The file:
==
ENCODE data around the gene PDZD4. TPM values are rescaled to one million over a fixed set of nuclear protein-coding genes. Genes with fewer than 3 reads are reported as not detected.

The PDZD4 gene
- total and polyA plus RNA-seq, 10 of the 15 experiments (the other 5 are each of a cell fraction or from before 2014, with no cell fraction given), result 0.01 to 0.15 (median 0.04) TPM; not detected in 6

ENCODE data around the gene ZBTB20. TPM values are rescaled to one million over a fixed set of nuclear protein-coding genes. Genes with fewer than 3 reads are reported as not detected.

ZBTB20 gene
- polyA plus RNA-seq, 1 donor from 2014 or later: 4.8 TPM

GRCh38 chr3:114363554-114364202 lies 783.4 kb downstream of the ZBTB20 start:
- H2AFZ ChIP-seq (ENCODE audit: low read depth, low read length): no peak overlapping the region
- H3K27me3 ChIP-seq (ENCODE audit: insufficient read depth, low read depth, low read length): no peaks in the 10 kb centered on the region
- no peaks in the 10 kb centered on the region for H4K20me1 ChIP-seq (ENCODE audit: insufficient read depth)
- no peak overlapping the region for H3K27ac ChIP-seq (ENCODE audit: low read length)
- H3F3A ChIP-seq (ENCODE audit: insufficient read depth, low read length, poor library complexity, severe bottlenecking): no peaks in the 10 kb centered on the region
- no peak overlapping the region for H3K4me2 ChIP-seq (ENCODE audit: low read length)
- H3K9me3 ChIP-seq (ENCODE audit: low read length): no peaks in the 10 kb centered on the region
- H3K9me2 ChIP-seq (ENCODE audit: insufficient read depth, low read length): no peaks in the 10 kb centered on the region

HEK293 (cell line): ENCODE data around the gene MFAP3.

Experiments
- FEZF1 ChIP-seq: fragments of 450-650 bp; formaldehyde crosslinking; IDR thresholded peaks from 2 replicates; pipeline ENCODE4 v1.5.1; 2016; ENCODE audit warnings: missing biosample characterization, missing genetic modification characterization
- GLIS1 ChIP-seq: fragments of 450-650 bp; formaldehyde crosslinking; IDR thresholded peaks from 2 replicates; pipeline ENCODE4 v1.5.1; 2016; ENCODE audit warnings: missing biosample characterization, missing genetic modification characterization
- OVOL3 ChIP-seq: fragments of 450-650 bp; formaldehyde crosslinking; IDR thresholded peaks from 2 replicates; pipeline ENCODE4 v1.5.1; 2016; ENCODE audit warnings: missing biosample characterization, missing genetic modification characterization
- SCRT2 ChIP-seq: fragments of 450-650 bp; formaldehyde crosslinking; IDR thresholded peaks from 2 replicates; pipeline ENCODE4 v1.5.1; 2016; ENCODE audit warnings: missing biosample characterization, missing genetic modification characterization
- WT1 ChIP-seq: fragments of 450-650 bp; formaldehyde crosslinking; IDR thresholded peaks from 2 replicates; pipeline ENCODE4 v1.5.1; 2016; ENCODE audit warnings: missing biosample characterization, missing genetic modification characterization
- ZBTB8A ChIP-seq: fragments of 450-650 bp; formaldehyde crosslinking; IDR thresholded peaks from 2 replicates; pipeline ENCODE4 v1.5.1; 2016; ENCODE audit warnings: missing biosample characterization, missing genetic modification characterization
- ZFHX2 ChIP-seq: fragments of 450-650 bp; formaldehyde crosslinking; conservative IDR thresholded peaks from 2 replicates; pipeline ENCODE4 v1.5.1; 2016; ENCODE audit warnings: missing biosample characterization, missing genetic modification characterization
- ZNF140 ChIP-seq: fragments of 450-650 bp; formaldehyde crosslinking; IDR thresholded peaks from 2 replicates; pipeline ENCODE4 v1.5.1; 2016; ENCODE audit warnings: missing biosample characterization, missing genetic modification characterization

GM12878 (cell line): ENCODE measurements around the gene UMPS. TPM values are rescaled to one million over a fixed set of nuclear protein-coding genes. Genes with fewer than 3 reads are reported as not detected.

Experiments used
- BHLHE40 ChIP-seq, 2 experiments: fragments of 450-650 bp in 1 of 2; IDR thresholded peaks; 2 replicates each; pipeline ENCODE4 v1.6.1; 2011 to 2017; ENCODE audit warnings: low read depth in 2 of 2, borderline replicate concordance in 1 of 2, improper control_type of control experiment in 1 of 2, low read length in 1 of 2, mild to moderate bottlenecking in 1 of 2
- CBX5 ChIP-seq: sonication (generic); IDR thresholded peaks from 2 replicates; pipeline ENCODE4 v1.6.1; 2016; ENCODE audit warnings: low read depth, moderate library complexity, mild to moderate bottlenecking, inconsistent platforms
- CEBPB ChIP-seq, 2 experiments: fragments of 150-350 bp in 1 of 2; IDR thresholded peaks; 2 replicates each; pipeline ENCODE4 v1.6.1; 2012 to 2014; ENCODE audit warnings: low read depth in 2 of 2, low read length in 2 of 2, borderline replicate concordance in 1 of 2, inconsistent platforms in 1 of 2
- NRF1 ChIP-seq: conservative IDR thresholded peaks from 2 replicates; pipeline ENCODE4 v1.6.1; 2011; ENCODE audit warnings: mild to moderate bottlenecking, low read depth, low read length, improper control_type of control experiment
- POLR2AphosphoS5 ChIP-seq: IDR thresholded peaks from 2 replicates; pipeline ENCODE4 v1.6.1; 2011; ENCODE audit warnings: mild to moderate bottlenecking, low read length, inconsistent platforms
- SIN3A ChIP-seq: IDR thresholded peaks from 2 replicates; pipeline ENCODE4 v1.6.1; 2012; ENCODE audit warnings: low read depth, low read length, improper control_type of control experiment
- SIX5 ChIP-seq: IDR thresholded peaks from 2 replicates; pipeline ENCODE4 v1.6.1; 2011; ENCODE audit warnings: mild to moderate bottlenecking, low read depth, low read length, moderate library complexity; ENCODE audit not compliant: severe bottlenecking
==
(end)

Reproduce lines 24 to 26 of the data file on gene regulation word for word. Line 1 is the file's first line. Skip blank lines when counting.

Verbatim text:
- ZFHX2 ChIP-seq: fragments of 450-650 bp; formaldehyde crosslinking; conservative IDR thresholded peaks from 2 replicates; pipeline ENCODE4 v1.5.1; 2016; ENCODE audit warnings: missing biosample characterization, missing genetic modification characterization
- ZNF140 ChIP-seq: fragments of 450-650 bp; formaldehyde crosslinking; IDR thresholded peaks from 2 replicates; pipeline ENCODE4 v1.5.1; 2016; ENCODE audit warnings: missing biosample characterization, missing genetic modification characterization

GM12878 (cell line): ENCODE measurements around the gene UMPS. TPM values are rescaled to one million over a fixed set of nuclear protein-coding genes. Genes with fewer than 3 reads are reported as not detected.